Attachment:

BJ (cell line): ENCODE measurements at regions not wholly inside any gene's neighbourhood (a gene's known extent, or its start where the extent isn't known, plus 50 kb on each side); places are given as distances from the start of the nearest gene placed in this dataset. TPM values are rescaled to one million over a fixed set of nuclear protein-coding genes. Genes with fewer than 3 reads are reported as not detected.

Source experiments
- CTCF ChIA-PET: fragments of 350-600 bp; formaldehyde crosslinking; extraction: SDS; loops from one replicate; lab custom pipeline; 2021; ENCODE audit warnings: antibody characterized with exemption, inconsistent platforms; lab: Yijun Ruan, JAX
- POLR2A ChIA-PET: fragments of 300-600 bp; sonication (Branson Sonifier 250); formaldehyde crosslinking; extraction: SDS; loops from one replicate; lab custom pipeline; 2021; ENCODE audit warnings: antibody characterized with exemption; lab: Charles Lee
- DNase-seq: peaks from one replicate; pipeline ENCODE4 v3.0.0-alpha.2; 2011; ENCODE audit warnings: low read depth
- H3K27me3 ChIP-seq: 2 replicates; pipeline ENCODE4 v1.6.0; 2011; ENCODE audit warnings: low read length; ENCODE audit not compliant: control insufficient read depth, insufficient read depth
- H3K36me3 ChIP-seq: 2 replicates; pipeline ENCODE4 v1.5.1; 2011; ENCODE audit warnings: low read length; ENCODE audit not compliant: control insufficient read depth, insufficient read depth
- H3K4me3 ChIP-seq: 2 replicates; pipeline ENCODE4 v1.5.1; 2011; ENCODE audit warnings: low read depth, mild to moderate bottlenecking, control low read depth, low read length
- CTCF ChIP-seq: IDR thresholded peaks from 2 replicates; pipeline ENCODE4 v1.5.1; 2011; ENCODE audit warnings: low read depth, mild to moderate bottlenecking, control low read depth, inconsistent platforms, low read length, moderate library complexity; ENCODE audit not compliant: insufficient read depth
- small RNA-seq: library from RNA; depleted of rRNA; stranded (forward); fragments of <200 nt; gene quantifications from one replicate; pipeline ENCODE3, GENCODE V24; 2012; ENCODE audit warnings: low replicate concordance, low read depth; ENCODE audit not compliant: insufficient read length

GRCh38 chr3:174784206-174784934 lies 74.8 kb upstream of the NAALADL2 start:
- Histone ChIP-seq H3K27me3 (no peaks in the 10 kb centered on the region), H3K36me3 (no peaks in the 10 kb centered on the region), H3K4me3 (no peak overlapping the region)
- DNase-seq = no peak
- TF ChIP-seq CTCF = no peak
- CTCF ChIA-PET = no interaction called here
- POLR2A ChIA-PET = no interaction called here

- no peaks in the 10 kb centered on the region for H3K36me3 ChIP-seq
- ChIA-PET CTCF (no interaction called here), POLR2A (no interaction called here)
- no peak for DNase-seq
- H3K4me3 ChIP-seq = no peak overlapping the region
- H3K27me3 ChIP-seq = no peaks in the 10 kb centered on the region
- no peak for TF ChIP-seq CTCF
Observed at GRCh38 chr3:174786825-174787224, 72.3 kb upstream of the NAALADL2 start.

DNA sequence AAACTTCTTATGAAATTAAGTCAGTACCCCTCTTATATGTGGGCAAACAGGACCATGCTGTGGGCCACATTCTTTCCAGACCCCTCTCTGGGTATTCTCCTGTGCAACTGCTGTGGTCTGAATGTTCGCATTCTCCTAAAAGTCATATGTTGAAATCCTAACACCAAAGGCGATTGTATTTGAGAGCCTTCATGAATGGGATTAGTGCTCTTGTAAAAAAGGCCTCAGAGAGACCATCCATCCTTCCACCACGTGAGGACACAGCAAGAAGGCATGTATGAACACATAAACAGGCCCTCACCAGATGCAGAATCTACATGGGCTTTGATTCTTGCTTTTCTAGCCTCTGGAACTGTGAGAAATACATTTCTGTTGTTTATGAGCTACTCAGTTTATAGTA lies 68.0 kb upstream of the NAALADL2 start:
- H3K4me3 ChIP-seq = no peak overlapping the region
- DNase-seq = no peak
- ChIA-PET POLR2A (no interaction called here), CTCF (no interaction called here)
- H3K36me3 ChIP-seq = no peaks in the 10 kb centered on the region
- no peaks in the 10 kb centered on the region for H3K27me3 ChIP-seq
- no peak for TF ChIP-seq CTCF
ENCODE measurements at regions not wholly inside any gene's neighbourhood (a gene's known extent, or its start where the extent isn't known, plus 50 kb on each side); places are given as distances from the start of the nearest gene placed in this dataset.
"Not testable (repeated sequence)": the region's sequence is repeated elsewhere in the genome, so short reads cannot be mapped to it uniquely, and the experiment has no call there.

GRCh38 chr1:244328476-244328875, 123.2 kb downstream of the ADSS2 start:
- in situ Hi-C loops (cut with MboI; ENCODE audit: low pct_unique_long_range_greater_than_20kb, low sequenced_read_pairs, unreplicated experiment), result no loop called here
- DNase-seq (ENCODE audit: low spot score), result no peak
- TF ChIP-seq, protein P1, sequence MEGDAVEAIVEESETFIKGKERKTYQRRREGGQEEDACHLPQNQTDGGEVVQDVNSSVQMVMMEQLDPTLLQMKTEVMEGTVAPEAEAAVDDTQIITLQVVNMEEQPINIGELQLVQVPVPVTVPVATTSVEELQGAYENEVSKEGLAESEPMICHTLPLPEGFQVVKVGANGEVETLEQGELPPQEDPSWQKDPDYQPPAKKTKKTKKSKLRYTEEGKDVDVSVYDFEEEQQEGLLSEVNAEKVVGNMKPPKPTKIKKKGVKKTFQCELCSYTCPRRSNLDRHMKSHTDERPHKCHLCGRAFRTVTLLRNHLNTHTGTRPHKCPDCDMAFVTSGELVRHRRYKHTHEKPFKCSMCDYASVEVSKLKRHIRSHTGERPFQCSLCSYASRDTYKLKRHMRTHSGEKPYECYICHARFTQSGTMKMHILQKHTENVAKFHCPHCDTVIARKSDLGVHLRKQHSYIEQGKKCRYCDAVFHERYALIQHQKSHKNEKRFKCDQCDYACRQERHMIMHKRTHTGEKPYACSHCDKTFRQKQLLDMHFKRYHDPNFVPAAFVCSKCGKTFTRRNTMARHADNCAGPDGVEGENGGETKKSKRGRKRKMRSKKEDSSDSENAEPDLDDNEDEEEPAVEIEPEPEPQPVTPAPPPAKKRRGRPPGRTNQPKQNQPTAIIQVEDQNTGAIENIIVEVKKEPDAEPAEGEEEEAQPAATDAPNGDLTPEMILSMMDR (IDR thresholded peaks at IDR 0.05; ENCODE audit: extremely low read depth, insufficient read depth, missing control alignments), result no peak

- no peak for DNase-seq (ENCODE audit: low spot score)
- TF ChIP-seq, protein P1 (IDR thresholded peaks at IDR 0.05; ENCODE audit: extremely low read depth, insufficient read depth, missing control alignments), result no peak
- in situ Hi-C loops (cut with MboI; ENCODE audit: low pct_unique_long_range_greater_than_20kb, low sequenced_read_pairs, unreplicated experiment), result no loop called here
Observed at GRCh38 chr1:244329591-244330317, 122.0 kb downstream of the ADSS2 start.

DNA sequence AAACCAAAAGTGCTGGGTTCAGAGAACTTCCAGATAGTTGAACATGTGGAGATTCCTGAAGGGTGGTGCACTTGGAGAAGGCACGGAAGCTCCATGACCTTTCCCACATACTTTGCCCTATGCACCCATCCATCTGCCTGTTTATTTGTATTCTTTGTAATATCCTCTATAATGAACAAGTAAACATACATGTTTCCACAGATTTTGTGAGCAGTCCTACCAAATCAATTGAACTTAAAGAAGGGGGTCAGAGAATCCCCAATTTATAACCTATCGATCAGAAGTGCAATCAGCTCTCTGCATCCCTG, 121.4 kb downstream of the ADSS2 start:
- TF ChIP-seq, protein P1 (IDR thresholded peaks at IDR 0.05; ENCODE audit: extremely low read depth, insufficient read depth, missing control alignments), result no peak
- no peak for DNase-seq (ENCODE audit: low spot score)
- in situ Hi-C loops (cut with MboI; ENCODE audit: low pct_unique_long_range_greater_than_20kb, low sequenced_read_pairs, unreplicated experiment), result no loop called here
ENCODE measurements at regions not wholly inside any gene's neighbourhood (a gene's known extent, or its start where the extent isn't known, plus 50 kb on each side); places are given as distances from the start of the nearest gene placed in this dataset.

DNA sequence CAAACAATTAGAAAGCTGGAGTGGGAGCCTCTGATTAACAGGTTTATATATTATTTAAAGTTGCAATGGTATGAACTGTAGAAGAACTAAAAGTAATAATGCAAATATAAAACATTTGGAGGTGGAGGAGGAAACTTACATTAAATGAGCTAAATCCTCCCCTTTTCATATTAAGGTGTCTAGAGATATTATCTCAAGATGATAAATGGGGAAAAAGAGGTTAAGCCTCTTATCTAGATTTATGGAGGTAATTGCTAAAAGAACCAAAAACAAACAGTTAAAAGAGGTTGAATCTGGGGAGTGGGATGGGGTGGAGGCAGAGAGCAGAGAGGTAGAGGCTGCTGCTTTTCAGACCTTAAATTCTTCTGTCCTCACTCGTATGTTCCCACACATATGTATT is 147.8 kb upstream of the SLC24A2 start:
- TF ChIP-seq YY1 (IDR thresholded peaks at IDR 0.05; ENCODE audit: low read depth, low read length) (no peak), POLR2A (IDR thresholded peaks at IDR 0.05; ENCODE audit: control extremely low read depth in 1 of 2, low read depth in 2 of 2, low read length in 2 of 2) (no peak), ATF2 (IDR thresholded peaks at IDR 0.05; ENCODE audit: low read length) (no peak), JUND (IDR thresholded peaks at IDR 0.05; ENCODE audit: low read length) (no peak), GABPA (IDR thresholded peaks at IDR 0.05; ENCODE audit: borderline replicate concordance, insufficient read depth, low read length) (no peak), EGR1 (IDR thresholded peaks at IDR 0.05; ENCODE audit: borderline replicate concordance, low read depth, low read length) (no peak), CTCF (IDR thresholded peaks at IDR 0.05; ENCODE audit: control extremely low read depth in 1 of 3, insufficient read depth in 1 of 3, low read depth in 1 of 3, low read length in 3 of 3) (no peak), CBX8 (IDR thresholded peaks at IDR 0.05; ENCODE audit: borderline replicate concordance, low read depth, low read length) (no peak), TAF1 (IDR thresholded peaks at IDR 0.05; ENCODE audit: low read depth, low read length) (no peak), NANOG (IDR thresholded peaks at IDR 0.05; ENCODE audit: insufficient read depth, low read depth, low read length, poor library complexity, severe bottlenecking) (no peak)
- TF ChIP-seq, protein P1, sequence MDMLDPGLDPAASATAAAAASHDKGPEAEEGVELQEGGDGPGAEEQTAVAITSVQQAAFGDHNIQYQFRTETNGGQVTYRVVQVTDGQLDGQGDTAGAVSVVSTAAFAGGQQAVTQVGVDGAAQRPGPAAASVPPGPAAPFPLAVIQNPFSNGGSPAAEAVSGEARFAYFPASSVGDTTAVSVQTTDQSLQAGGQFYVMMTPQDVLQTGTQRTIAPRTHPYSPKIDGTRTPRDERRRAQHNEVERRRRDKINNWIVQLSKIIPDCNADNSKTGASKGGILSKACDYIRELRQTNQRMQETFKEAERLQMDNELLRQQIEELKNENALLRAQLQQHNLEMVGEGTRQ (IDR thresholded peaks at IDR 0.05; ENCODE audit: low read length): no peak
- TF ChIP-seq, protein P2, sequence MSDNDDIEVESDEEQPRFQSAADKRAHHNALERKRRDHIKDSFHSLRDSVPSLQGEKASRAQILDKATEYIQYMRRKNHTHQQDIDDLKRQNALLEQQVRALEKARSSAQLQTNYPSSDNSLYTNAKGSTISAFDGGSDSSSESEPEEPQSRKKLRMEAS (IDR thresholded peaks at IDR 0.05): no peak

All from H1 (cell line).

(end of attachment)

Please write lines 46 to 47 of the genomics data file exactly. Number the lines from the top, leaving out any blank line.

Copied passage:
DNA sequence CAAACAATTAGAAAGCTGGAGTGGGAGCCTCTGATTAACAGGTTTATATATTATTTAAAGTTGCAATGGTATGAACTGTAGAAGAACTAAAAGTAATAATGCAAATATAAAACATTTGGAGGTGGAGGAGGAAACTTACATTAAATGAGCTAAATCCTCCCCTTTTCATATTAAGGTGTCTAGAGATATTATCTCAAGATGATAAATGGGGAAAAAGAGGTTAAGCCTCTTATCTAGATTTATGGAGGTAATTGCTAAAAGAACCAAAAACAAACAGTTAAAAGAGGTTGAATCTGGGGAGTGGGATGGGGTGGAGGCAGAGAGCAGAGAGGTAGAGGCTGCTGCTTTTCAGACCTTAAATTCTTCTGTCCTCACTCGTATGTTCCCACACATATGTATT is 147.8 kb upstream of the SLC24A2 start:
- TF ChIP-seq YY1 (IDR thresholded peaks at IDR 0.05; ENCODE audit: low read depth, low read length) (no peak), POLR2A (IDR thresholded peaks at IDR 0.05; ENCODE audit: control extremely low read depth in 1 of 2, low read depth in 2 of 2, low read length in 2 of 2) (no peak), ATF2 (IDR thresholded peaks at IDR 0.05; ENCODE audit: low read length) (no peak), JUND (IDR thresholded peaks at IDR 0.05; ENCODE audit: low read length) (no peak), GABPA (IDR thresholded peaks at IDR 0.05; ENCODE audit: borderline replicate concordance, insufficient read depth, low read length) (no peak), EGR1 (IDR thresholded peaks at IDR 0.05; ENCODE audit: borderline replicate concordance, low read depth, low read length) (no peak), CTCF (IDR thresholded peaks at IDR 0.05; ENCODE audit: control extremely low read depth in 1 of 3, insufficient read depth in 1 of 3, low read depth in 1 of 3, low read length in 3 of 3) (no peak), CBX8 (IDR thresholded peaks at IDR 0.05; ENCODE audit: borderline replicate concordance, low read depth, low read length) (no peak), TAF1 (IDR thresholded peaks at IDR 0.05; ENCODE audit: low read depth, low read length) (no peak), NANOG (IDR thresholded peaks at IDR 0.05; ENCODE audit: insufficient read depth, low read depth, low read length, poor library complexity, severe bottlenecking) (no peak)